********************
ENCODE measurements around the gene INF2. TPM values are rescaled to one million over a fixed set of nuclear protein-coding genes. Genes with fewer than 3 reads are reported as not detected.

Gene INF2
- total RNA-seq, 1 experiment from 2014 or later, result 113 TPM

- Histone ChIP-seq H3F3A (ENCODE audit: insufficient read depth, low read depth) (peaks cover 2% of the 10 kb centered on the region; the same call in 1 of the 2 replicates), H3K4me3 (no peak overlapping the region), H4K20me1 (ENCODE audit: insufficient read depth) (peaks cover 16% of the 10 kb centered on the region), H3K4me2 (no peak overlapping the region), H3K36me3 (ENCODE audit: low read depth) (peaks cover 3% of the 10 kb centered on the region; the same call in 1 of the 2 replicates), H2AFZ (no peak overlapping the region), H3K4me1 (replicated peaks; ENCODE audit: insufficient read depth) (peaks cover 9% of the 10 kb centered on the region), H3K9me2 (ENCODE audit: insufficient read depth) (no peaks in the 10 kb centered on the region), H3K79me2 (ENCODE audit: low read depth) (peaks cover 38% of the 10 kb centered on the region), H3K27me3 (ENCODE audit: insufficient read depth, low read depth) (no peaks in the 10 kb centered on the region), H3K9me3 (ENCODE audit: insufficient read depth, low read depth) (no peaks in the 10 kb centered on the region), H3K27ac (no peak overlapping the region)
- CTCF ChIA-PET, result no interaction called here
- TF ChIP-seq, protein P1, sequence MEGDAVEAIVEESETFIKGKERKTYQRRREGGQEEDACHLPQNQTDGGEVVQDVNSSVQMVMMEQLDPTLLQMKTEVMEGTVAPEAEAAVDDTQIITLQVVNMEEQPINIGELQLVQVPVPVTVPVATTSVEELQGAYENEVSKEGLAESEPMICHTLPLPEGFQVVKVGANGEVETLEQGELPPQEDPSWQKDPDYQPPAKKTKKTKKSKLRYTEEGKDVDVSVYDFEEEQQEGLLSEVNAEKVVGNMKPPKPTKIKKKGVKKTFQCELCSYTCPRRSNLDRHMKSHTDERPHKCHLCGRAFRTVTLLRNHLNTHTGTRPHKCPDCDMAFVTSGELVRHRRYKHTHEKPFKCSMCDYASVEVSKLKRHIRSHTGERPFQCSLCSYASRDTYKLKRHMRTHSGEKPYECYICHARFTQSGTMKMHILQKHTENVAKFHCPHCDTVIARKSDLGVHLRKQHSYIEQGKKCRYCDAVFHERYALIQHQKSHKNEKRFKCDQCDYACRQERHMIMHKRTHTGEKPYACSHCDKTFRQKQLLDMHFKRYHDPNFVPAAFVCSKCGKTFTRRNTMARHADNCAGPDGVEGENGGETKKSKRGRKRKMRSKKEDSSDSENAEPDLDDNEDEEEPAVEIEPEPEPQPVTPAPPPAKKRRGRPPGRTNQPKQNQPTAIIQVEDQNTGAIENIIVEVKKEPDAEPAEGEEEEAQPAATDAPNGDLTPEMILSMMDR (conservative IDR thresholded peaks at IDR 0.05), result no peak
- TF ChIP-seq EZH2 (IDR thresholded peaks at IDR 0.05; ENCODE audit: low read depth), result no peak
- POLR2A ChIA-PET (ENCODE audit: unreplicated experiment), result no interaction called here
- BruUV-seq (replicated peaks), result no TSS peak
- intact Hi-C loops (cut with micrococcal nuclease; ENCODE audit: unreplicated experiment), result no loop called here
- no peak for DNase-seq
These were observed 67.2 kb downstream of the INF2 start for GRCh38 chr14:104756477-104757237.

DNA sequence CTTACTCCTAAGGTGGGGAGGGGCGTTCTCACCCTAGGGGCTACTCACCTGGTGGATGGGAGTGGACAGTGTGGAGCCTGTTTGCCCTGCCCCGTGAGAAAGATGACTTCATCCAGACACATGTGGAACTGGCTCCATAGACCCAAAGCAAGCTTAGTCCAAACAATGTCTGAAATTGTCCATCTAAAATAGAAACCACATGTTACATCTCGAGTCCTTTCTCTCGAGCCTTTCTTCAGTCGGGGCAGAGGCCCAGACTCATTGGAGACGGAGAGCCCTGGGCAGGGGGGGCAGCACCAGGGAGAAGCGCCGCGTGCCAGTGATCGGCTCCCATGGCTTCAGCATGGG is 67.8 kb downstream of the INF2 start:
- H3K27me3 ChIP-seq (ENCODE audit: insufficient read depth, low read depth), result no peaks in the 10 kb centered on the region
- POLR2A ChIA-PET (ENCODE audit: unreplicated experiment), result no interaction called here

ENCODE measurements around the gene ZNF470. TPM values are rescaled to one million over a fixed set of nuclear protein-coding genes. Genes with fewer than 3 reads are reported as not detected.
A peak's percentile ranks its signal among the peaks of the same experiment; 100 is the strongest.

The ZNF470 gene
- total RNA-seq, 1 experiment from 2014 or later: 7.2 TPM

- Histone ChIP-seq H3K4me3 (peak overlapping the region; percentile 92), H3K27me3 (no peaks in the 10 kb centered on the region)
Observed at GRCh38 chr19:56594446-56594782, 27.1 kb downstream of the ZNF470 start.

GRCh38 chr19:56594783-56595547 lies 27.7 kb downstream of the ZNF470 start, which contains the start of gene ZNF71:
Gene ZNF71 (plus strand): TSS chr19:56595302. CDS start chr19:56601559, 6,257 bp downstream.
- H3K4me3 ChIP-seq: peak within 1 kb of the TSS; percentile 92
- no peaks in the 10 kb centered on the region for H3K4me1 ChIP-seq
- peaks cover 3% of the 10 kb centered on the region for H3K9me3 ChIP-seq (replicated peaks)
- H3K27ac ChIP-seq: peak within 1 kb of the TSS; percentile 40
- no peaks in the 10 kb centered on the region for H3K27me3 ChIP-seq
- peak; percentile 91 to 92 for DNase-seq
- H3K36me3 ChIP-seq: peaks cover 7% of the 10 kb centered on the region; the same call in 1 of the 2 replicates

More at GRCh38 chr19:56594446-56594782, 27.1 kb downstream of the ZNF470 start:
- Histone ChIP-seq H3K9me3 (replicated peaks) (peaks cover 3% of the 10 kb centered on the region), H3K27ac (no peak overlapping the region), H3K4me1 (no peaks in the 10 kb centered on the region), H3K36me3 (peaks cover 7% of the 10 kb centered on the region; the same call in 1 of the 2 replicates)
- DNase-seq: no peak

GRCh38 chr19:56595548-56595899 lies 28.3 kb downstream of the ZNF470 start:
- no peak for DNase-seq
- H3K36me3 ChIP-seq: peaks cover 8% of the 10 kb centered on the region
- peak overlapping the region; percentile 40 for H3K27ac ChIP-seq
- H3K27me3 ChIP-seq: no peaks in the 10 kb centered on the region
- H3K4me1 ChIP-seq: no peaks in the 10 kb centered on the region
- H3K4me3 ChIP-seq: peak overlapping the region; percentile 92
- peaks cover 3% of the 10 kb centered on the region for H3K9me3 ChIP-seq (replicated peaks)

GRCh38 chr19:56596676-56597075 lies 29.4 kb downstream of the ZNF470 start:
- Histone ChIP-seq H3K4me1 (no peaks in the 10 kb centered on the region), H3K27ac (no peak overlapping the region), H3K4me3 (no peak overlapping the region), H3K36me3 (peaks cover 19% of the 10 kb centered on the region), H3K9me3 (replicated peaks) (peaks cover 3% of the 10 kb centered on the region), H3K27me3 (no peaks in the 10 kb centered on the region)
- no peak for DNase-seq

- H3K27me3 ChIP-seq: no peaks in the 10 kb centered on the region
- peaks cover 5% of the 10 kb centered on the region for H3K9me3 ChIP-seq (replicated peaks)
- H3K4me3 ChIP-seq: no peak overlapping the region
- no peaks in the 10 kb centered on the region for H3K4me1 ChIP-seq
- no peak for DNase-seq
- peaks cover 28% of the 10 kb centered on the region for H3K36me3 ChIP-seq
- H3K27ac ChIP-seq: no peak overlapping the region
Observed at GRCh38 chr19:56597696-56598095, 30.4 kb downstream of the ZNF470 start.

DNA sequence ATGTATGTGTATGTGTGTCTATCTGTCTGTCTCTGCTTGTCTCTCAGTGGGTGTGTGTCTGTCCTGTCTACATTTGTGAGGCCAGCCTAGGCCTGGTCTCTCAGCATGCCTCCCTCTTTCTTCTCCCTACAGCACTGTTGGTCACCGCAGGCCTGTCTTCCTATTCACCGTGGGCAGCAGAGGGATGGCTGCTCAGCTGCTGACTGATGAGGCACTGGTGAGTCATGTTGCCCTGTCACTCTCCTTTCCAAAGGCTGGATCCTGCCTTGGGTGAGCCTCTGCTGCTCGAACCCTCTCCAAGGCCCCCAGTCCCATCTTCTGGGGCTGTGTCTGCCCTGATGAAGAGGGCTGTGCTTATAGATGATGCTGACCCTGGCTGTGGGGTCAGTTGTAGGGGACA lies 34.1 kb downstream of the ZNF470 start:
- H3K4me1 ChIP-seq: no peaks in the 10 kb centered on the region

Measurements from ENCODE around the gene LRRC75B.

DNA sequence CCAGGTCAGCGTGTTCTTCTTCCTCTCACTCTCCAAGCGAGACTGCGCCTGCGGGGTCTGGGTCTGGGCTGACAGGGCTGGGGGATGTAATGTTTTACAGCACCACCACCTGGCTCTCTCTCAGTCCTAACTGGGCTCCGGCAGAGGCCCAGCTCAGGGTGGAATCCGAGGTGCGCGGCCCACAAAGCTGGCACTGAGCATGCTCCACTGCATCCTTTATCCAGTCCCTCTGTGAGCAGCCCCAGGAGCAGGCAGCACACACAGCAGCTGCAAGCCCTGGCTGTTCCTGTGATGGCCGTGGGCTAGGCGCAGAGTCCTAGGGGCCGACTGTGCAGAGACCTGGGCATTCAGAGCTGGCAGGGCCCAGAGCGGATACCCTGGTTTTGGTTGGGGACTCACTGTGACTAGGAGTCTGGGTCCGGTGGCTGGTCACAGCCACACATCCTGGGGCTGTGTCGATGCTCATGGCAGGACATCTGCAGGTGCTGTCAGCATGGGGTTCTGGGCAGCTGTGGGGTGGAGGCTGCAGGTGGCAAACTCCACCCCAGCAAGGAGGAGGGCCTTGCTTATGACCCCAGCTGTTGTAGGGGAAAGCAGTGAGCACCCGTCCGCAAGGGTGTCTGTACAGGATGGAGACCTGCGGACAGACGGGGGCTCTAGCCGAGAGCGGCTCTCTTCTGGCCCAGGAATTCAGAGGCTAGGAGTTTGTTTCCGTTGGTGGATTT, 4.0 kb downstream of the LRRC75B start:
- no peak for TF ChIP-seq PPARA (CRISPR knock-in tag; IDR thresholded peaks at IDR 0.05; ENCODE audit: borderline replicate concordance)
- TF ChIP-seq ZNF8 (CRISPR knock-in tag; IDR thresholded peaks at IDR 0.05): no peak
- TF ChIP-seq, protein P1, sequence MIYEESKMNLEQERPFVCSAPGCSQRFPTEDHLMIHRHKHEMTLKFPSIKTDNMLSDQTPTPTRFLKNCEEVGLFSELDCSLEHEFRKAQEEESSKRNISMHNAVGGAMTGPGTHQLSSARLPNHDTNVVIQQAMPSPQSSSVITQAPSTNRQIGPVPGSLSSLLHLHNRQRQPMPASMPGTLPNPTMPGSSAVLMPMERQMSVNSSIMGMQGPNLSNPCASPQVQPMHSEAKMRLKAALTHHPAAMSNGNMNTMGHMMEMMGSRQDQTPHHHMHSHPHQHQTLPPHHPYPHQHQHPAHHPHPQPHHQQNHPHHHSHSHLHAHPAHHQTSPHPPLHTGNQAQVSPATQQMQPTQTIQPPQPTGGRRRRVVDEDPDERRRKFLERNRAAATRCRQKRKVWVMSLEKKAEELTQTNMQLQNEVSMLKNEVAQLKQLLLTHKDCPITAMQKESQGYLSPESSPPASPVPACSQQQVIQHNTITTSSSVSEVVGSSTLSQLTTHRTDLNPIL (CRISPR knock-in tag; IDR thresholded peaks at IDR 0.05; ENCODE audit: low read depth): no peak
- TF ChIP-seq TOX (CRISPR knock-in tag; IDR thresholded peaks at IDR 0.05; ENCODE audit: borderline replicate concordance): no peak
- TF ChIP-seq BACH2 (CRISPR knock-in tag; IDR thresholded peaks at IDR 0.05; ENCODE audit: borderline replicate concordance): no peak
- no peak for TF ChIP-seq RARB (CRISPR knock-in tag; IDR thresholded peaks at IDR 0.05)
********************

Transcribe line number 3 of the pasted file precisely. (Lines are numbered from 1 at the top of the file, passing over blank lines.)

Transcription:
- total RNA-seq, 1 experiment from 2014 or later, result 113 TPM